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CRANDON, Wis. -- The home where six young people died when a jealous off-duty sheriff's deputy went on a shooting rampage eight months ago has been likened to an infection in this small northern Wisconsin city.
The cure comes this weekend.
"The house has got to go," said Bill Farr, pastor of Praise Chapel Community Church and chairman of the committee that bought the property near downtown to convert it to a memorial.
"It has no symbol of hope," he said. "It has no symbol of peace. It is only a symbol of tragedy."
A somber crowd of a few hundred people gathered Friday night at a vigil outside the white, two-story home due to be torn down Saturday. Many wore maroon T-shirts that said "Crandon Angels, rest in our hearts," and had the victims' names printed on the back.
Baskets of flowers hung from the front porch. A banner across the front window showed birds being released from the hands of a Biblical figure and flying toward the sun, with a message reading, "One day we who are bound for heaven shall all be together again."
A thunderstorm with bolts of lightning and pouring rain moved in just before the vigil was to start, temporarily delaying it.
Fred Ackley, a member of the Mole Lake Chippewa band, took part in a ceremonial drum song and told the crowd that the property was a sacred area. The ceremony will help make it become pure again once the house is removed, he said.
"The rain came and it tells me the Great Spirit is blessing us," he said. "It's a way of showing us we are doing the right thing."
Many wiped away tears as 19-year-old Lucy Roberts sang Sarah McLaughlin's "Angel," with its refrain of, "You're in the arms of the angel, may you find some comfort here."
Roberts said she knew all the victims.
The crowd held lit candles as Farr ended the vigil, saying the house represented a "black cloud of darkness and despair," but the memorial will honor the victims and make it a place of peace, love and healing.
Jennifer Blank, mother of victim Jordanne Murray, said she would be there for the demolition, calling the house a constant reminder of something horrible.
Lee Smith, the mother of victim Aaron Smith, said she has anxiously waited for the house to be removed. The location is near the Post Office, so she couldn't always avoid it.
"I don't come by here unless I have to," she said.
"We will always remember what happened here, but once the house is gone we can move forward a little bit. We are never going to forget."
A backhoe and a logging truck with big claws to lift the wreckage were already parked behind the home.
Workers who are volunteering their time and equipment planned to rip the home down Saturday and haul it away. The remains are to be buried in an undisclosed landfill in another state to make sure no one ever obtains a piece.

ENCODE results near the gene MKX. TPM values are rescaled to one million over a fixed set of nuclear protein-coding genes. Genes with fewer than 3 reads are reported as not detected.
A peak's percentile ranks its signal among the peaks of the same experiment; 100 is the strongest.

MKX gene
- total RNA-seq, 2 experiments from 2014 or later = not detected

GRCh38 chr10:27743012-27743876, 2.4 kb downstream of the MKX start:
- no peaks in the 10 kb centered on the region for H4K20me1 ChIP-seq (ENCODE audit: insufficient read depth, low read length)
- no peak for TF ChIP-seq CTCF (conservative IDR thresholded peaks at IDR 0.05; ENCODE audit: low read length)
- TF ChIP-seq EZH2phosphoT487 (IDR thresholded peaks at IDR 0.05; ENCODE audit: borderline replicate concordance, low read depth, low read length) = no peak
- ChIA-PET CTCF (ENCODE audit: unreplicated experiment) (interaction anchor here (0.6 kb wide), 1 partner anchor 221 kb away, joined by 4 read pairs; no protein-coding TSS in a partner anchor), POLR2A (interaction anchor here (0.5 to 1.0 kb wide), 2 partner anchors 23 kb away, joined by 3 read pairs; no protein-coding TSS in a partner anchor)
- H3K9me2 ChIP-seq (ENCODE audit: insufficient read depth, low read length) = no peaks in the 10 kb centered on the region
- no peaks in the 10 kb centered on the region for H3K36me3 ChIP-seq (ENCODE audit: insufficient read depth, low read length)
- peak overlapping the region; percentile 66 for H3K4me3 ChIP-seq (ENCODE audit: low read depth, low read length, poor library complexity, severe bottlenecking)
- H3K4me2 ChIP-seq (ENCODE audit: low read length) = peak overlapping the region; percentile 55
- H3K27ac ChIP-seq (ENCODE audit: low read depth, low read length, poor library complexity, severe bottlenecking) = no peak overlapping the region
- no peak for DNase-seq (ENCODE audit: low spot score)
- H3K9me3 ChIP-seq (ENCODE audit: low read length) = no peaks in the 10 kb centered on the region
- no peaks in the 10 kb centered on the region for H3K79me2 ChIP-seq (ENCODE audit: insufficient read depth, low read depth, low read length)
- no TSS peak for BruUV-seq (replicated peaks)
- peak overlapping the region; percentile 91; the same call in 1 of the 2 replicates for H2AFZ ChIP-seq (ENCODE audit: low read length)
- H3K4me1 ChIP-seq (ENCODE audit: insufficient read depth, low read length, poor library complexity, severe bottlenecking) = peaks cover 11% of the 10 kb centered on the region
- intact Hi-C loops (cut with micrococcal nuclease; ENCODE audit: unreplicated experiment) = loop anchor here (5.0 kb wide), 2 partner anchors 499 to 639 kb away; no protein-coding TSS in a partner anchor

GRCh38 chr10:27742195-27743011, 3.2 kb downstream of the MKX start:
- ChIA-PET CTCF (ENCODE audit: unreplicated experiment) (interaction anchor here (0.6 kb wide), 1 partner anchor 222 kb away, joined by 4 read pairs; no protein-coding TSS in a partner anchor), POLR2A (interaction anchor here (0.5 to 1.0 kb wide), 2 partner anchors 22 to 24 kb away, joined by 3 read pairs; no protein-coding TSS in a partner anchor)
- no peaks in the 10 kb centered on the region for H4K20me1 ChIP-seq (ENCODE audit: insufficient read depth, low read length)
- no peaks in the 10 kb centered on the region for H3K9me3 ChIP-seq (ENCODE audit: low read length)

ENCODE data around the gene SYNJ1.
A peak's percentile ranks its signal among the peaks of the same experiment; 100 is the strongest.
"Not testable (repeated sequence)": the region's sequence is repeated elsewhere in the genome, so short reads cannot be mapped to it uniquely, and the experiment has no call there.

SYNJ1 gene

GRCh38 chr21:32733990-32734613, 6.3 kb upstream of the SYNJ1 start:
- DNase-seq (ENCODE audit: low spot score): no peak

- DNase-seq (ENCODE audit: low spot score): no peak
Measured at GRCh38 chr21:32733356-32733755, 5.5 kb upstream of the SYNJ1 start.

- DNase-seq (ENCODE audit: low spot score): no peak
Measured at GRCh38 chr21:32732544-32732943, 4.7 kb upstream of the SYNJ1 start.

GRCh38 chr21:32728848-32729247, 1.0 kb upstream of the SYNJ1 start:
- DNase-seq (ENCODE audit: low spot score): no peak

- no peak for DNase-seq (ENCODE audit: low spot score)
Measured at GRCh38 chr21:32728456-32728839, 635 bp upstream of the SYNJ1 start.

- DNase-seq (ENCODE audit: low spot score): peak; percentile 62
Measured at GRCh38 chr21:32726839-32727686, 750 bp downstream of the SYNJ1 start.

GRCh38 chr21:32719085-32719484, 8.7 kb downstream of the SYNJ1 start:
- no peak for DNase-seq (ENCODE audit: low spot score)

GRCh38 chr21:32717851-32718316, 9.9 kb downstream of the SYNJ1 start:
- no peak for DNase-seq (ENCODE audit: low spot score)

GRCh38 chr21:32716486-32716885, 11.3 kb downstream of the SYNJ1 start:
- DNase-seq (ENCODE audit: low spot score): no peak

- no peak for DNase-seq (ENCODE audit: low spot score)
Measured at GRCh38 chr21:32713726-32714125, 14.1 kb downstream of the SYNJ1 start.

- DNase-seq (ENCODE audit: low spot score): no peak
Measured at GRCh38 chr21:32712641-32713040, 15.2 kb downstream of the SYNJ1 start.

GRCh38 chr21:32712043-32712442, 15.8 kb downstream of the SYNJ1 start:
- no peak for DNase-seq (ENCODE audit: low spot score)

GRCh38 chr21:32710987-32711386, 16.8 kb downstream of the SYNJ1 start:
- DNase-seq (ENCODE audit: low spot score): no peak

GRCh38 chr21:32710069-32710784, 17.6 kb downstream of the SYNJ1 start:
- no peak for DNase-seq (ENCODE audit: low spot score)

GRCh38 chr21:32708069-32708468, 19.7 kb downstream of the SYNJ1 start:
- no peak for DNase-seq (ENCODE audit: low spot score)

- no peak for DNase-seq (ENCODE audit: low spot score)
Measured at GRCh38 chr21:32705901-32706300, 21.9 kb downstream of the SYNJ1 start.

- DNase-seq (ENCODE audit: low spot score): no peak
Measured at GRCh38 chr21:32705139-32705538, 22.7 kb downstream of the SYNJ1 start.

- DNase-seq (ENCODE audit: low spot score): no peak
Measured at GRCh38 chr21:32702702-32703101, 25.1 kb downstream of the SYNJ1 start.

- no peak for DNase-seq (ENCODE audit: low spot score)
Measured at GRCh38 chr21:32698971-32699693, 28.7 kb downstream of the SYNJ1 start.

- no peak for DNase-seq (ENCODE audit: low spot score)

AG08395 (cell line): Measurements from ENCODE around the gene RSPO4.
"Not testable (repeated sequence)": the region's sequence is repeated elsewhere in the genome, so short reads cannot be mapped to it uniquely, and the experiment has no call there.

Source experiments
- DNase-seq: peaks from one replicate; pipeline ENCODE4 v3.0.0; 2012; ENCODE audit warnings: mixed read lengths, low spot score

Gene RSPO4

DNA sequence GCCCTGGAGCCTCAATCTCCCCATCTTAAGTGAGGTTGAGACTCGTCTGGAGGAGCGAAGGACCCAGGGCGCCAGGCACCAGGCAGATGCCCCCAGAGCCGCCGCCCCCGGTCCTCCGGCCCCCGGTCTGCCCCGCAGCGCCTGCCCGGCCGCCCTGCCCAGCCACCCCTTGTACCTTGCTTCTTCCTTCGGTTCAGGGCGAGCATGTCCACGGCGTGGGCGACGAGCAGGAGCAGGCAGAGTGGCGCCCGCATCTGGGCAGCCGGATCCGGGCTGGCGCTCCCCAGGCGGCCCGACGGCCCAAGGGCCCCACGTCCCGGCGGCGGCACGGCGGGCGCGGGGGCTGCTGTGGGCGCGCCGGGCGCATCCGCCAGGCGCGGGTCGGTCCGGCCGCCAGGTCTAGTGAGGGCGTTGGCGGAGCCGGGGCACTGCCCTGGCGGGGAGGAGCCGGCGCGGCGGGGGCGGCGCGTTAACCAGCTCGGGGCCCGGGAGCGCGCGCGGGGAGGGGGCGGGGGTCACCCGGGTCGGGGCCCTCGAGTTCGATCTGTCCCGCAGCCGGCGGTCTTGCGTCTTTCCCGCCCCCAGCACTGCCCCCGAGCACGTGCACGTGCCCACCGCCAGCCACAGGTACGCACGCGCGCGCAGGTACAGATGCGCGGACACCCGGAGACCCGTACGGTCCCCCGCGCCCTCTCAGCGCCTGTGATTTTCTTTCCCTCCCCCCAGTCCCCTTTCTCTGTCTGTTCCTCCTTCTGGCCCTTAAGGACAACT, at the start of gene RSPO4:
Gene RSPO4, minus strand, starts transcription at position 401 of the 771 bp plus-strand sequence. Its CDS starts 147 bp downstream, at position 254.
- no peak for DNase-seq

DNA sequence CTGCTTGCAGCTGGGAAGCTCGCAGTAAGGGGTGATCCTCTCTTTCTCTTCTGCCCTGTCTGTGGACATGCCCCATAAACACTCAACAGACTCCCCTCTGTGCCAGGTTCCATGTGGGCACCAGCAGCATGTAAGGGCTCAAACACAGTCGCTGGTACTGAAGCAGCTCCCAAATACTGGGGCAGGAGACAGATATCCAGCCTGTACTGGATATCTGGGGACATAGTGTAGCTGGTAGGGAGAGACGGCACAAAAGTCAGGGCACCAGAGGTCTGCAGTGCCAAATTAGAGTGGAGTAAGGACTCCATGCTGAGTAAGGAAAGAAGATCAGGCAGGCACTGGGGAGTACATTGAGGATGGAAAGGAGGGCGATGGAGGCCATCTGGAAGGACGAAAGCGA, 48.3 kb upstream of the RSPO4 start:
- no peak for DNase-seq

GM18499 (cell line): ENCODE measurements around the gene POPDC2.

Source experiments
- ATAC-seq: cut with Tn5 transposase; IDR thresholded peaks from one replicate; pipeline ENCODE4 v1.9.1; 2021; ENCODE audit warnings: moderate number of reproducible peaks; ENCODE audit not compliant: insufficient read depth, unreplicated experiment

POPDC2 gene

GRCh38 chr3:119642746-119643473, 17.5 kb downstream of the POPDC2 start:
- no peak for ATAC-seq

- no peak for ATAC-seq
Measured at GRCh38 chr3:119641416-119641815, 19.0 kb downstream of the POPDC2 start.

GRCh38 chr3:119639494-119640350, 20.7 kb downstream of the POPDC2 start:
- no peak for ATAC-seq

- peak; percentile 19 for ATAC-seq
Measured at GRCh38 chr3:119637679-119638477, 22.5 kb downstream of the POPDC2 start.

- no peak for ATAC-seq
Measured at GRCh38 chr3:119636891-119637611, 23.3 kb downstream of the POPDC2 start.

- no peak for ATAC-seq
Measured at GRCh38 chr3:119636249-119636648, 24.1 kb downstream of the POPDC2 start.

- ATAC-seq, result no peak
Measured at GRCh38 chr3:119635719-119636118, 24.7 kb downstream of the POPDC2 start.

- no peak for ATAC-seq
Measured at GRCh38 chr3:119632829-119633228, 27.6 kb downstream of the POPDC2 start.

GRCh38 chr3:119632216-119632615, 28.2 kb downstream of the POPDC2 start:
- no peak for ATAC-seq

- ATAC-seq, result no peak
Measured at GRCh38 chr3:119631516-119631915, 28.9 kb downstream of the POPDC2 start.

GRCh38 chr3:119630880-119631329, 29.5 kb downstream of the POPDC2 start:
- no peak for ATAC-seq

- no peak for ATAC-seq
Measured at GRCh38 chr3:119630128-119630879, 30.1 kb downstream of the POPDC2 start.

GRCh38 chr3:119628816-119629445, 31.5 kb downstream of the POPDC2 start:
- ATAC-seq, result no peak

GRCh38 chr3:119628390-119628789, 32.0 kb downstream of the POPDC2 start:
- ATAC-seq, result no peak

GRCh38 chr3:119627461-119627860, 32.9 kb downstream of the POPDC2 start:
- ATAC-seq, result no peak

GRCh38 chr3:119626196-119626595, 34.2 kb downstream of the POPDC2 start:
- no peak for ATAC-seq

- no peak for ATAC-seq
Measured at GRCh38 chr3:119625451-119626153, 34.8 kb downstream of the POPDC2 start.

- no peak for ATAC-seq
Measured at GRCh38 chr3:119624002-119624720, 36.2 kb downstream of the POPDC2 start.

"I have related it like an infection," Farr said, "and until you clean out that infection, you can't heal. I see that in the families. They look at the house. They remember their kids. But on the other hand, they also remember they were killed there so it is a very difficult edifice to look at and have there."
In this close-knit town of 2,000 people where logging and recreation are key industries, the home is an eyesore for many.
Early the morning of Oct. 7, Tyler Peterson went to the house where Murray lived and accused her of dating someone else. Murray demanded Peterson leave, and he did -- only to return with an AR-15 assault rifle he was issued as a member of the Forest County Sheriff's SWAT team.
Peterson, 20, broke down the door and opened fire on the young people attending Murray's party, methodically gunning them down.
He killed Murray, 18; Bradley Schultz, 20; Lindsey Stahl, 14; Aaron Smith, 20; Lianna Thomas, 18; and Katrina McCorkle, 18. Charlie Neitzel, 21, shot three times during the rampage, played dead and lived.
Peterson, also a part-time Crandon police officer, ran out of the home, shot at an arriving police squad car and then fled in his pickup truck.
Hours later, Peterson shot himself three times in the head near a friend's home north of Crandon after police efforts to get him to surrender failed.
A committee headed by Farr formed shortly after the shootings and raised $71,000 to buy the property from Murray's father.
The investigation of the shootings caused much damage inside the house, which had been remodeled into a duplex where Murray and her father lived, the pastor said.
Only two victims' relatives have wanted to go inside, he said.
One family that did felt relief, Farr said. "They felt that they were finally able to say goodbye."
The plan has always been to demolish the home -- initially by burning it down. It just took longer to do than originally hoped, Farr said.
"We plan to replace it with something more positive, something more beautiful, something more edifying," he said.
The idea is a six-sided gazebo, with each wall dedicated to one of the victims and a water fountain in the middle, said Sue Hill, treasurer of the Fountain of Youth Memorial Fund. The hope is to finish construction by the one-year anniversary of the shootings.
"The families have worked very, very hard to get to this point," Hill said.